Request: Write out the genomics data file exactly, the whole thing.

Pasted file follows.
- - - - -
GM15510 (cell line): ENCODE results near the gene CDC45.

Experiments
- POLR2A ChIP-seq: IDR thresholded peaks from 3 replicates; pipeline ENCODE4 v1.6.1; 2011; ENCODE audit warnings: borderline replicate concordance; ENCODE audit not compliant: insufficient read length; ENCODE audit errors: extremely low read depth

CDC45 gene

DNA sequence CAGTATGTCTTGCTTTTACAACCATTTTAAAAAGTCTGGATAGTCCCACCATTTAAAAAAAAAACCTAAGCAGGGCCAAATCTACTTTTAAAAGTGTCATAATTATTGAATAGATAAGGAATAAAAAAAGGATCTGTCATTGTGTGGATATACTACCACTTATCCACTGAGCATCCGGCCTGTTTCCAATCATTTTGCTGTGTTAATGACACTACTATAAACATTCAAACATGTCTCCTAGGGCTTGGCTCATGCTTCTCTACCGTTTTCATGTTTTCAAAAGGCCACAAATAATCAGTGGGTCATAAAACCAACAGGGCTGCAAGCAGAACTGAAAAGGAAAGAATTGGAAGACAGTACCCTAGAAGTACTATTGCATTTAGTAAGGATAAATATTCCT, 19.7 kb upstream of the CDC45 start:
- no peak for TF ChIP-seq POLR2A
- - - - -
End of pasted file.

GM15510 (cell line): ENCODE results near the gene CDC45.

Experiments
- POLR2A ChIP-seq: IDR thresholded peaks from 3 replicates; pipeline ENCODE4 v1.6.1; 2011; ENCODE audit warnings: borderline replicate concordance; ENCODE audit not compliant: insufficient read length; ENCODE audit errors: extremely low read depth

CDC45 gene

DNA sequence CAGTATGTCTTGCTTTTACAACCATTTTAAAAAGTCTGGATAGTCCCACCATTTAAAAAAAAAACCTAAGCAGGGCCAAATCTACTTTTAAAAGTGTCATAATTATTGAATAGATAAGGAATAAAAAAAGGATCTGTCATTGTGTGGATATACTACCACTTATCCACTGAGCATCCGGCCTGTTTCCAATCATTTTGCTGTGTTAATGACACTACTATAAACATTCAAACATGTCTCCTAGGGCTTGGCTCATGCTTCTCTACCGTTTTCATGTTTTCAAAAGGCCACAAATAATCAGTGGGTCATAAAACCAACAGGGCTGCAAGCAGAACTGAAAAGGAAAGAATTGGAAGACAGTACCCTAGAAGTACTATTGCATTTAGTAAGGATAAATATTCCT, 19.7 kb upstream of the CDC45 start:
- no peak for TF ChIP-seq POLR2A